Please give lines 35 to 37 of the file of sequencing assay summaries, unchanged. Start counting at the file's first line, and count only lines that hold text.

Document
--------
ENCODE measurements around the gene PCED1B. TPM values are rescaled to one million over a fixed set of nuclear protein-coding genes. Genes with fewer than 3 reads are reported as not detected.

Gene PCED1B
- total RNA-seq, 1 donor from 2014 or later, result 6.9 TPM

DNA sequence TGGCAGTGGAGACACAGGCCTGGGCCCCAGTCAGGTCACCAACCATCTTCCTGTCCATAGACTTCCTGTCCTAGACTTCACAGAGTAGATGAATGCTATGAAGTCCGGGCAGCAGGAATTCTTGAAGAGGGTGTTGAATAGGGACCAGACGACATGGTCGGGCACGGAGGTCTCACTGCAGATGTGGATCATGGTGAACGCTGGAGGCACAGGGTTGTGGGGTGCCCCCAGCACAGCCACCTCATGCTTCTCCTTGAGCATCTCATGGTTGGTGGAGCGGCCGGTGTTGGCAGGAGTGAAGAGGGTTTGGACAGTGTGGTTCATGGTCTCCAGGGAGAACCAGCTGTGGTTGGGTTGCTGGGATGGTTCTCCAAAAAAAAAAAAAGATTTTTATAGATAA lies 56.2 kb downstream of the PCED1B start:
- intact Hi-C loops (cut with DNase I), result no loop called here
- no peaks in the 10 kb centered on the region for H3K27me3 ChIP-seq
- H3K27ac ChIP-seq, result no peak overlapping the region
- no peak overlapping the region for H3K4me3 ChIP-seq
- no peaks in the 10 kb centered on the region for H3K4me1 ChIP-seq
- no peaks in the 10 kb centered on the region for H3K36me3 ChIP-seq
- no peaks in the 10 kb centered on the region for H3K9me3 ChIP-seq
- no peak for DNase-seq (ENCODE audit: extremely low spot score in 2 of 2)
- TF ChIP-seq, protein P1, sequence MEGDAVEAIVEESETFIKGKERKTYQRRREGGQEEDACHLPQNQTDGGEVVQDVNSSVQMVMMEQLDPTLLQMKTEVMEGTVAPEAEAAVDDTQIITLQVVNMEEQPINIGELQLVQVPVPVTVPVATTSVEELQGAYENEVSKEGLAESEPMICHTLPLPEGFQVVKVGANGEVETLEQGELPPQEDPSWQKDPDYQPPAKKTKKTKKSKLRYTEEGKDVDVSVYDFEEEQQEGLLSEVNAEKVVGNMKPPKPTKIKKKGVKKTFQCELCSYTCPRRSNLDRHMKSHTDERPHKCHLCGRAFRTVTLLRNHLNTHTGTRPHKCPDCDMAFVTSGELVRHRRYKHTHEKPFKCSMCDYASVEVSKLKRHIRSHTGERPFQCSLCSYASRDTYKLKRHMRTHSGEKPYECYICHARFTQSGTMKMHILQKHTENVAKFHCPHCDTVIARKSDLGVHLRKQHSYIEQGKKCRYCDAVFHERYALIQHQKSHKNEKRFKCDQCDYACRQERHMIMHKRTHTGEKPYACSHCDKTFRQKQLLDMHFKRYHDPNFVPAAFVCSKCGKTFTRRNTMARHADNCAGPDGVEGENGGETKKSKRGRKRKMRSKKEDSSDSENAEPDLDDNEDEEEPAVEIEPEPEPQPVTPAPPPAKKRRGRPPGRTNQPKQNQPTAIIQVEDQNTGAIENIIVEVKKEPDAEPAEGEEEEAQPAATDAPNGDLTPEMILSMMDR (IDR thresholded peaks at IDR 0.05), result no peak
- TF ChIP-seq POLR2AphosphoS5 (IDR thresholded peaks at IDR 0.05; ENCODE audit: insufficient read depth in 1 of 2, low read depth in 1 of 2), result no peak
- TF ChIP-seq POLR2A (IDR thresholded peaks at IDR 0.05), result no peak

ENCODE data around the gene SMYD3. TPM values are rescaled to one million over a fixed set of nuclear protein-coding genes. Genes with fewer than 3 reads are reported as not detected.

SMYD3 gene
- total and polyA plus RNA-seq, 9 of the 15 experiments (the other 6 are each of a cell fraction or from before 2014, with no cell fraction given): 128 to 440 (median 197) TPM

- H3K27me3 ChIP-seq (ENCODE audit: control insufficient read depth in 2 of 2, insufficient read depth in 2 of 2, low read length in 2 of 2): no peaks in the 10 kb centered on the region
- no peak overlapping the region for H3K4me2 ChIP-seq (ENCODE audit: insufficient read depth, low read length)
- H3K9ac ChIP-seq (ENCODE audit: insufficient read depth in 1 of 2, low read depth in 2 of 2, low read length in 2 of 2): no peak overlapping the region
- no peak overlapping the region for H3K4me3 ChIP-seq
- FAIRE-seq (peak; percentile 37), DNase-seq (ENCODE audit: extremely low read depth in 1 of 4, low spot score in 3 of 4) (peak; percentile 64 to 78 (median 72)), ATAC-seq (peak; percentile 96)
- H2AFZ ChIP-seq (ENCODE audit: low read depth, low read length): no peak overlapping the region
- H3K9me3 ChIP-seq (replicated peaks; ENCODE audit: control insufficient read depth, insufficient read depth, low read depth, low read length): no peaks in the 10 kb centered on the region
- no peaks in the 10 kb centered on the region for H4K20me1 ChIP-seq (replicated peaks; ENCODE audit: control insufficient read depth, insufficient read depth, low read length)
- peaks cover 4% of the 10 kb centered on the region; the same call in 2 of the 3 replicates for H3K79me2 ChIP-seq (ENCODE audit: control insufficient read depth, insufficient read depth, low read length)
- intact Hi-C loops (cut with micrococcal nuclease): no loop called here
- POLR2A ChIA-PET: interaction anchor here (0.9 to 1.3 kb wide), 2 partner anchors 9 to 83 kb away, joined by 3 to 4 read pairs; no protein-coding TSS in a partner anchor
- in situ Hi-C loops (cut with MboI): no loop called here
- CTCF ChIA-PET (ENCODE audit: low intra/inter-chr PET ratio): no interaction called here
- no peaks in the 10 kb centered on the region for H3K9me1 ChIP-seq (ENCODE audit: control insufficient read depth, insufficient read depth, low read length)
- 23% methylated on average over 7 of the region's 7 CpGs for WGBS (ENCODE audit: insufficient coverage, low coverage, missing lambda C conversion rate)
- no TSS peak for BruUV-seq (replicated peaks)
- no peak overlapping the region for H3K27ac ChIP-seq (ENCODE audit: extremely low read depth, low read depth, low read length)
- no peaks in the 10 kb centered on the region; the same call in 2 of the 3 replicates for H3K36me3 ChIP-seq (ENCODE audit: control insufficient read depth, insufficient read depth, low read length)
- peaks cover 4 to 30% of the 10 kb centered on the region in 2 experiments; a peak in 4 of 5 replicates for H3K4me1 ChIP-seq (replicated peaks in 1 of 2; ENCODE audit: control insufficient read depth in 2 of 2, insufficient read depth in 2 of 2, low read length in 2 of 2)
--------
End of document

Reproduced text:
- no peak overlapping the region for H3K27ac ChIP-seq (ENCODE audit: extremely low read depth, low read depth, low read length)
- no peaks in the 10 kb centered on the region; the same call in 2 of the 3 replicates for H3K36me3 ChIP-seq (ENCODE audit: control insufficient read depth, insufficient read depth, low read length)
- peaks cover 4 to 30% of the 10 kb centered on the region in 2 experiments; a peak in 4 of 5 replicates for H3K4me1 ChIP-seq (replicated peaks in 1 of 2; ENCODE audit: control insufficient read depth in 2 of 2, insufficient read depth in 2 of 2, low read length in 2 of 2)